For example, Muslims could choose to have marital disputes or financial matters dealt with in a Sharia court.

He says Muslims should not have to choose between "the stark alternatives of cultural loyalty or state loyalty.”

In an exclusive interview with BBC correspondent Christopher Landau, ahead of a lecture to lawyers in London later on Monday, Dr Williams argues this relies on Sharia law being better understood. At the moment, he says "sensational reporting of opinion polls" clouds the issue.

He stresses that "nobody in their right mind would want to see in this country the kind of inhumanity that's sometimes been associated with the practice of the law in some Islamic states; the extreme punishments, the attitudes to women as well".

But Dr Williams said an approach to law which simply said "there's one law for everybody and that's all there is to be said, and anything else that commands your loyalty or allegiance is completely irrelevant in the processes of the courts - I think that's a bit of a danger".

Dr Williams adds: "What we don't want either, is I think, a stand-off, where the law squares up to people's religious consciences."

"We don't either want a situation where, because there's no way of legally monitoring what communities do... people do what they like in private in such a way that that becomes another way of intensifying oppression inside a community."

Multiculturalism 'divisive'

Under English law, people may devise their own way to settle a dispute in front of an agreed third party as long as both sides agree to the process.

Muslim Sharia courts and the Jewish Beth Din which already exist in the UK come into this category.

Dr Williams' comments are likely to fuel the debate over multiculturalism in the UK.

Last month, one of Dr William's colleagues, the Bishop of Rochester, said that non-Muslims may find it hard to live or work in some areas of the UK.

The Right Reverend Dr Michael Nazir-Ali said there was "hostility" in some areas and described the government's multicultural policies as divisive.

He said there had been a worldwide resurgence of Islamic extremism, leading to young people growing up alienated from the country they lived in.

He has since received death threats and has been placed under police protection.

After hearing from Dr. Williams, it struck me that perhaps he also should support the implementation of the Catholic Church’s Code of Canon Law. I mean, why should a Catholic have to choose between "the stark alternatives of cultural loyalty or state loyalty” if Muslims who choose to live in Western society don’t have to?

01 February 2008

Fifty heavenly ranks...

This Sunday at four o’clock in the afternoon our organist, Mr. Edmund G. Murray, will present a recital on our combined Gallery and Nave Organs. We’re commemorating the first anniversary of the blessing and dedication of the Casavant Frères Gallery Organ, and it will also be the occasion of blessing and dedicating the recently completed Nave Organ, built by the Ballard Organ Company of San Antonio.

The Gallery Organ consists of thirty-six ranks of pipes, and the Nave Organ is made up of fourteen ranks of pipes, making a total of fifty ranks. There are plans for adding a few more ranks in the future, and my dream is to crown it all with a Trompette en chamade capable of blowing the opposite wall out… but that’s down the road sometime.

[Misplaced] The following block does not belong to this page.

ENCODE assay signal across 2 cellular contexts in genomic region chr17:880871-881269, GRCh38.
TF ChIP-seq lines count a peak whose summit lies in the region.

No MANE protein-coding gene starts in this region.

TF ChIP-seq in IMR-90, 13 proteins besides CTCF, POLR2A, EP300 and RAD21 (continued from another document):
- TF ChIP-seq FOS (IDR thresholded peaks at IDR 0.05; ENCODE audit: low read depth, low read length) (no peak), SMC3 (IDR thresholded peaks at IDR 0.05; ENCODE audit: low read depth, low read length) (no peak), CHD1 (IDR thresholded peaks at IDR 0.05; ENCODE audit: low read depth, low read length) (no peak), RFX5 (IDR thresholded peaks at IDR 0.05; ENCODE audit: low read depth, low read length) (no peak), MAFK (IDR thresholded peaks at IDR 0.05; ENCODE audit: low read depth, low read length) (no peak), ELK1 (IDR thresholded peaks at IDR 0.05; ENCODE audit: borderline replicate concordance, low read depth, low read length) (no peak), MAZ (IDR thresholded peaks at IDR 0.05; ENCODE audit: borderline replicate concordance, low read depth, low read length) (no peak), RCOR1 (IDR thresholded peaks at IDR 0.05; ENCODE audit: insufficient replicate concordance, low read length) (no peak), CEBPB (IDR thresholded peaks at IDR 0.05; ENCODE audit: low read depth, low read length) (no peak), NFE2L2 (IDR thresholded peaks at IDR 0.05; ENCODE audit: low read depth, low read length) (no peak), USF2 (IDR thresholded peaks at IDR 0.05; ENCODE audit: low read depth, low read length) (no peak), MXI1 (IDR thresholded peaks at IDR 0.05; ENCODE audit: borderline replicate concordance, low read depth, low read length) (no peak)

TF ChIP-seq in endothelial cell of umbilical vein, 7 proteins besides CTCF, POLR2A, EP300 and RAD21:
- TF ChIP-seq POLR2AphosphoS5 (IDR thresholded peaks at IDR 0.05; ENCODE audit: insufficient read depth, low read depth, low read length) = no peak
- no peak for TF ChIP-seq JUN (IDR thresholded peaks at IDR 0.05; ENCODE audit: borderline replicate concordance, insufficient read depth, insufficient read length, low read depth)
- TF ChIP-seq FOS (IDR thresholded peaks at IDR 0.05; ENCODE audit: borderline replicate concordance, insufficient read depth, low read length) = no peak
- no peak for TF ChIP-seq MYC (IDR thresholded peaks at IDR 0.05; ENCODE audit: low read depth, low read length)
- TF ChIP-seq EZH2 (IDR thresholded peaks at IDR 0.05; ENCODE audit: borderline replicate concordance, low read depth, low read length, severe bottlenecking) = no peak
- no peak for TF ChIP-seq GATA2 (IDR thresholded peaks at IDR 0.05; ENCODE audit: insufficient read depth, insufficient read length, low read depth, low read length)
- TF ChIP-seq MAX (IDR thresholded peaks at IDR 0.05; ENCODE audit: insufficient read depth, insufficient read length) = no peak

Both organs are played from the gallery console, either separately, or with complete coupling capability. It’s very effective for an “echo” effect, or for separating a solo stop, and the Nave Organ combined with the Gallery Organ is extremely helpful in supporting congregational singing. Having some of the sound coming from half-way down the nave, combined with the sound from the gallery, gives a very full accompaniment for the hymns.

Below is a stoplist for the two organs:

Gallery Organ
Casavant Frères, Opus 2016

SWELL (enclosed)

8’ Geigen Principal
8’ Stopped Diapason
8’ Viola da Gamba
8’ Voix Celeste (GG)
4’ Octave Geigen
4’ Flauto Traverso
2’ Flautino
III Tierce Mixture
16’ Contra Fagotto
8’ Trumpet
8’ Oboe*
8’ Vox Humana
4’ Clarion


16’ Violone*
16’ Gedeckt
8’ Open Diapason
8’ Hohl Flute
8’ Chimney Flute*
8’ Gemshorn
4’ Octave
2’ Fifteenth
III Mixture
8’ Trumpet*

CHOIR (enclosed)

8’ Violin Diapason
8’ Melodia
8’ Dulciana
4’ Lieblich Flute
2 2/3’ Nazard
2’ Flageolet
8’ Clarinet
8’ Festival Trumpet*


32’ Bourdon+
16’ Contra Bass
16’ Bourdon
16’ Gedeckt (from Gt.)
8’ Octave (from Contra Bass)
8’ Cello
8’ Bourdon (from 16’ Bd.)
4’ Choral Bass (from Cello)
32’ Contra Trombone*
16’ Trombone
16’ Contra Fagotto (from Sw.)
8’ Trumpet*
4’ Clarion*

* - Denotes stops prepared for future addition
+ - Denotes not part of the original Casavant specifications.

Nave Organ
Ballard Pipe Organs
Spring 2007


8’ Open Diapason
8’ Gedeckt
4’ Harmonic Flute
2 2/3’ Nazard
2’ Fifteenth
2’ Spitzflute
1 3/5’ Tierce
III Mixture
8’ Orlo


16’ Gedeckt

If you're in the San Antonio area, you're most welcome to come to the recital on Sunday afternoon (it'll be over in time for the Superbowl kick-off!), and if you're an organist and would like to visit to play the organ, by all means contact Mr. Murray. We're happy to share this magnificent instrument.